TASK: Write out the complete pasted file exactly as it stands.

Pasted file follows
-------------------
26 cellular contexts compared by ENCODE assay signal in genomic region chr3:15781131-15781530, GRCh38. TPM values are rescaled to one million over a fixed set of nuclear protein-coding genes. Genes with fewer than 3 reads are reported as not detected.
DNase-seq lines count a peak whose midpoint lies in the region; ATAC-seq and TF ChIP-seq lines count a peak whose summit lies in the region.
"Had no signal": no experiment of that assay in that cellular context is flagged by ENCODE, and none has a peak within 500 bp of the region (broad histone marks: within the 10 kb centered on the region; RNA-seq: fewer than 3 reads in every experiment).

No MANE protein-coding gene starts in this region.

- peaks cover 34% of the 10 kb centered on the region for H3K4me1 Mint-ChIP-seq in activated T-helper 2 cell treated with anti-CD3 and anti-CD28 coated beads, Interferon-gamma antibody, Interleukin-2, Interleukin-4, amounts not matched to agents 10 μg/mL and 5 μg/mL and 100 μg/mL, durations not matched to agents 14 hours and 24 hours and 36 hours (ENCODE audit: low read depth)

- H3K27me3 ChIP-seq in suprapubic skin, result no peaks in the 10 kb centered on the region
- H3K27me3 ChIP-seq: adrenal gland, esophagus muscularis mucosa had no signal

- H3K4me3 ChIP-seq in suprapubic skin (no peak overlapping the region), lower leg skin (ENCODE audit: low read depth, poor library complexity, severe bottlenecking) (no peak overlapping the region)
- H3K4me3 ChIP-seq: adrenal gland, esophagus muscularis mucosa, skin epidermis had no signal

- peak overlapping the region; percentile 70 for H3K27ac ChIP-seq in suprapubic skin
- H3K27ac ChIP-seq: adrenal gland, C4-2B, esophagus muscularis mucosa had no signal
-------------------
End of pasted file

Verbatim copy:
26 cellular contexts compared by ENCODE assay signal in genomic region chr3:15781131-15781530, GRCh38. TPM values are rescaled to one million over a fixed set of nuclear protein-coding genes. Genes with fewer than 3 reads are reported as not detected.
DNase-seq lines count a peak whose midpoint lies in the region; ATAC-seq and TF ChIP-seq lines count a peak whose summit lies in the region.
"Had no signal": no experiment of that assay in that cellular context is flagged by ENCODE, and none has a peak within 500 bp of the region (broad histone marks: within the 10 kb centered on the region; RNA-seq: fewer than 3 reads in every experiment).

No MANE protein-coding gene starts in this region.

- peaks cover 34% of the 10 kb centered on the region for H3K4me1 Mint-ChIP-seq in activated T-helper 2 cell treated with anti-CD3 and anti-CD28 coated beads, Interferon-gamma antibody, Interleukin-2, Interleukin-4, amounts not matched to agents 10 μg/mL and 5 μg/mL and 100 μg/mL, durations not matched to agents 14 hours and 24 hours and 36 hours (ENCODE audit: low read depth)

- H3K27me3 ChIP-seq in suprapubic skin, result no peaks in the 10 kb centered on the region
- H3K27me3 ChIP-seq: adrenal gland, esophagus muscularis mucosa had no signal

- H3K4me3 ChIP-seq in suprapubic skin (no peak overlapping the region), lower leg skin (ENCODE audit: low read depth, poor library complexity, severe bottlenecking) (no peak overlapping the region)
- H3K4me3 ChIP-seq: adrenal gland, esophagus muscularis mucosa, skin epidermis had no signal

- peak overlapping the region; percentile 70 for H3K27ac ChIP-seq in suprapubic skin
- H3K27ac ChIP-seq: adrenal gland, C4-2B, esophagus muscularis mucosa had no signal